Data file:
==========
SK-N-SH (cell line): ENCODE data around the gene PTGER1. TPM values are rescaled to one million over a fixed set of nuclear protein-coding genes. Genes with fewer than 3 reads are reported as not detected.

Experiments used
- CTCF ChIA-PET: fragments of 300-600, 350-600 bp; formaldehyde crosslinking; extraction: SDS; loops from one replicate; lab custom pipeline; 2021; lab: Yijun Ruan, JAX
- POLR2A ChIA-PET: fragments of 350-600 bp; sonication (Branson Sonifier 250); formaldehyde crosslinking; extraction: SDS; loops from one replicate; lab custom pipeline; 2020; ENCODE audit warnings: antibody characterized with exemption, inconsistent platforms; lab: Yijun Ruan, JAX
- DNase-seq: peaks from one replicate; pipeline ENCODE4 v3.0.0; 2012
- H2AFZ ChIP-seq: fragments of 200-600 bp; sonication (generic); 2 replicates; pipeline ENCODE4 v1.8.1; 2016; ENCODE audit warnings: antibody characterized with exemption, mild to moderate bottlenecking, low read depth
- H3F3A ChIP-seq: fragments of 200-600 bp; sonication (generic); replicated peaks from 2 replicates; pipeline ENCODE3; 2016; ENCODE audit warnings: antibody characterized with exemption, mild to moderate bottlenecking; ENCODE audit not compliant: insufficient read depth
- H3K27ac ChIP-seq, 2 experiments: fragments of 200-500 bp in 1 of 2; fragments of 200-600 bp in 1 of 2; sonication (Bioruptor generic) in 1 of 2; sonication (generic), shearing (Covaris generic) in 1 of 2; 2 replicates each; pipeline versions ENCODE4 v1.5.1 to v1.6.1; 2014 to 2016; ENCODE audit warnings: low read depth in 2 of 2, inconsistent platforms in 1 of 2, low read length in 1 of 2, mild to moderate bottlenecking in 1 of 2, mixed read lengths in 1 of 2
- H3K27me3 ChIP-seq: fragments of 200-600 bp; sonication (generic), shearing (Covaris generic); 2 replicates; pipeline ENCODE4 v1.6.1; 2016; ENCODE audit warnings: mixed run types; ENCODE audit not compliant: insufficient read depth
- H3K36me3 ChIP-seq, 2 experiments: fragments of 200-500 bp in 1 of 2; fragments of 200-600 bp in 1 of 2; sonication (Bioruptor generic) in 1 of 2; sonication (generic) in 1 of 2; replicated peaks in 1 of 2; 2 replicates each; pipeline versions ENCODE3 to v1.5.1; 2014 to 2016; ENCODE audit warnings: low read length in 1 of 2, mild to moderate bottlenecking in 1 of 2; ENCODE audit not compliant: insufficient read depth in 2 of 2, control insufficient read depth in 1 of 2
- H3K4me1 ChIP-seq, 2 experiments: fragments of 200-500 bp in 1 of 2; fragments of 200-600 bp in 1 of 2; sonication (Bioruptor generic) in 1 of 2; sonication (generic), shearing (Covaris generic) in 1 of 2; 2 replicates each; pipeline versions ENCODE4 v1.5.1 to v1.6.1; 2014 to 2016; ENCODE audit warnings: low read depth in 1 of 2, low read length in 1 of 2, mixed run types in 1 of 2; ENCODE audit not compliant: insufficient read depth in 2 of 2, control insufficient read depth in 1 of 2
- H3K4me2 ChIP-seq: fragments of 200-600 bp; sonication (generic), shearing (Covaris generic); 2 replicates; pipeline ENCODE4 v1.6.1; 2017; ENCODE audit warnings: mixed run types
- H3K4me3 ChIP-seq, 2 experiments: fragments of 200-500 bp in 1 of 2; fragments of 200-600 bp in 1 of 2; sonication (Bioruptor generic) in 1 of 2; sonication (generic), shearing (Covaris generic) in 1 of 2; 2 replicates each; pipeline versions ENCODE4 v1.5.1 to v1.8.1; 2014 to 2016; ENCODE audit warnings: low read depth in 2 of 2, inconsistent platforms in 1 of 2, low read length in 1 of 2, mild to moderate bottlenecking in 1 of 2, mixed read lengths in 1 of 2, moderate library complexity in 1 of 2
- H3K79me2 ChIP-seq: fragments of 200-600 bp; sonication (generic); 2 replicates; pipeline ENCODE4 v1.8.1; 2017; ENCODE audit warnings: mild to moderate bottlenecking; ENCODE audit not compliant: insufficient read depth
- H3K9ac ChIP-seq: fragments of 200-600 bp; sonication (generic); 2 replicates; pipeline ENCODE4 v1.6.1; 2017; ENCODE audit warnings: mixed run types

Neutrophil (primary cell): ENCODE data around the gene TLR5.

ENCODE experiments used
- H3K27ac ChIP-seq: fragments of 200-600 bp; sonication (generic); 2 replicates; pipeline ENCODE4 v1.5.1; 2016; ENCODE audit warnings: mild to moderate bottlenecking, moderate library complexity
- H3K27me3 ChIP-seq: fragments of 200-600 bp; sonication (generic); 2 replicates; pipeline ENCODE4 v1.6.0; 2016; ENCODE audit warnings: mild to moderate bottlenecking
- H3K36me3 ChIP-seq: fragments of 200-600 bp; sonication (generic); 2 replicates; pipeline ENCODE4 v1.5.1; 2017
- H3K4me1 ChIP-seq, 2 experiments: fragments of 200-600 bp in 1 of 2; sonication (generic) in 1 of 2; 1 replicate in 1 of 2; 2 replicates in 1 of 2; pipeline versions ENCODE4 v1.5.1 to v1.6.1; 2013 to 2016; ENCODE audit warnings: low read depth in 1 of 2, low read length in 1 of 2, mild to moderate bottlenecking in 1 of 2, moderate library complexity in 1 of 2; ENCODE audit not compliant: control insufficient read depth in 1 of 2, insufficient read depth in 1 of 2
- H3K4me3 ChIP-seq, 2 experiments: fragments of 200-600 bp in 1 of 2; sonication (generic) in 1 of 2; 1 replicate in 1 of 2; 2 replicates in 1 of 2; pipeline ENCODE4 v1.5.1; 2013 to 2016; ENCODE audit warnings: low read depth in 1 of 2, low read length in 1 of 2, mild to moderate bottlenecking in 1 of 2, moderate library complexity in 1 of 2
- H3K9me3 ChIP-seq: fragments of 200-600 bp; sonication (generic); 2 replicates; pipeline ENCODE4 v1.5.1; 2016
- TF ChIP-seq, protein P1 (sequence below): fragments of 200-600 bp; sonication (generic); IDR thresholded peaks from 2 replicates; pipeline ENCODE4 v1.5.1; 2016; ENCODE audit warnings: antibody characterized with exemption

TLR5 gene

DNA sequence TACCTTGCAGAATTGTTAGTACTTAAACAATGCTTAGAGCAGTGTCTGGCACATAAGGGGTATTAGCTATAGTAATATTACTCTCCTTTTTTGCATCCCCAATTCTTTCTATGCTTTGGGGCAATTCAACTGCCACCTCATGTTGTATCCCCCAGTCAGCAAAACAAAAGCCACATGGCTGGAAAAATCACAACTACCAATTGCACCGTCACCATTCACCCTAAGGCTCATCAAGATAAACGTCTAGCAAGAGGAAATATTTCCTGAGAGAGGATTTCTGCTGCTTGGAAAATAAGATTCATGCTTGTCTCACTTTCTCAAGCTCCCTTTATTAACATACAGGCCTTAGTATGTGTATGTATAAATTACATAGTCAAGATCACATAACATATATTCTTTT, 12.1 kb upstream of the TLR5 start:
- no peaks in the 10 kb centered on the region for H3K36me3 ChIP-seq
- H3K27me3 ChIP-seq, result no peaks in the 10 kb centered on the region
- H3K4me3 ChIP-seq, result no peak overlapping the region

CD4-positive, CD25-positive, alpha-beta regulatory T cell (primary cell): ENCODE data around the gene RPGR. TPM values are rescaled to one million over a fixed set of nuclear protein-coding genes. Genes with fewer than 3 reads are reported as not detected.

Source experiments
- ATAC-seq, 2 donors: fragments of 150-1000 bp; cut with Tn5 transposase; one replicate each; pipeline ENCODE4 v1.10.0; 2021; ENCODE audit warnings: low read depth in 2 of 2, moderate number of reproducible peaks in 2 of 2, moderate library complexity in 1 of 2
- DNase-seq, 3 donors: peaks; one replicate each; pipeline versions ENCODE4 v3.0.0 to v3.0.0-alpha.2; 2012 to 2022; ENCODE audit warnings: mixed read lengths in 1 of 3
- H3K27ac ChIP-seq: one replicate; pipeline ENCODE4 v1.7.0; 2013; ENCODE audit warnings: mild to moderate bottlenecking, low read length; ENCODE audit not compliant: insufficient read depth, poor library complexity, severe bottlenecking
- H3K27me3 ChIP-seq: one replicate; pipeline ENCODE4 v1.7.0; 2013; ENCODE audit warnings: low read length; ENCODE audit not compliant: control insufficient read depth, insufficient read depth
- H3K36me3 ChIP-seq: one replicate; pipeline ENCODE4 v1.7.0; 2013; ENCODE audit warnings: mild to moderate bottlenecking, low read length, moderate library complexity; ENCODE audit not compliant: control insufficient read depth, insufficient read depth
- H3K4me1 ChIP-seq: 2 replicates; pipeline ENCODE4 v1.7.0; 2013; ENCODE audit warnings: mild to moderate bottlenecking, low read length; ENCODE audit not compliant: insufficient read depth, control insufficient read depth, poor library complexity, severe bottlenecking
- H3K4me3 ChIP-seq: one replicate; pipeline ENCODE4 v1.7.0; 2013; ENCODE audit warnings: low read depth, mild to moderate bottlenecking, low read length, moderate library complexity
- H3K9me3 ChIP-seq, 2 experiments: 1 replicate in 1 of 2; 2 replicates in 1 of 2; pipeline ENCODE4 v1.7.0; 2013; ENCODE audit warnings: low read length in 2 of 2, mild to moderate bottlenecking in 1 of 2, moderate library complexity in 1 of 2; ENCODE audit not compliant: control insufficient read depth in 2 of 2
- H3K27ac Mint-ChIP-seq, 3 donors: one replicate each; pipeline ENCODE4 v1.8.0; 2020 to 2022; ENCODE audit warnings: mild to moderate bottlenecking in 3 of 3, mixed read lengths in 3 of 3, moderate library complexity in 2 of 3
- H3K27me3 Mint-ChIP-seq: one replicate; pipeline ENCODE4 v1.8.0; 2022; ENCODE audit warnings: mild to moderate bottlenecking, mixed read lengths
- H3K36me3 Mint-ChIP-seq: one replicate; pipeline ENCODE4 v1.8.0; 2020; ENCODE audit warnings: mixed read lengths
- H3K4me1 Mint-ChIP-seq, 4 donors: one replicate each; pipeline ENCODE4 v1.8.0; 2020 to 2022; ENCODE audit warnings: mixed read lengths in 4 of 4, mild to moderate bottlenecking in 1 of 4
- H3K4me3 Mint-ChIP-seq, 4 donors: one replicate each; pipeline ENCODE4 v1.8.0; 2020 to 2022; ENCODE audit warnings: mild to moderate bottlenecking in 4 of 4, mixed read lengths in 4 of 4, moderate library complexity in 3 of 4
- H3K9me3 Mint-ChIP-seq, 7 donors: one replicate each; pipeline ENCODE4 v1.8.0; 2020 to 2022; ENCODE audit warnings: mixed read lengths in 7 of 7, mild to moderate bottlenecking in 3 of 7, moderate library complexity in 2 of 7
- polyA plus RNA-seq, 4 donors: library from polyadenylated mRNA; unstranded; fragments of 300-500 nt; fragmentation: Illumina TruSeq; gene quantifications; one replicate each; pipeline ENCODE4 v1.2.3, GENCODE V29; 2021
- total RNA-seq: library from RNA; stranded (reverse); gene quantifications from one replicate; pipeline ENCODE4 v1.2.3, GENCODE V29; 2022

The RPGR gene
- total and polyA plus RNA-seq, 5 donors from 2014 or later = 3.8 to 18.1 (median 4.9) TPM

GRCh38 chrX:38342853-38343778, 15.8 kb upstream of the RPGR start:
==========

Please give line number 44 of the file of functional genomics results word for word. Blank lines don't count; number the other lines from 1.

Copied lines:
- H3K4me3 Mint-ChIP-seq, 4 donors: one replicate each; pipeline ENCODE4 v1.8.0; 2020 to 2022; ENCODE audit warnings: mild to moderate bottlenecking in 4 of 4, mixed read lengths in 4 of 4, moderate library complexity in 3 of 4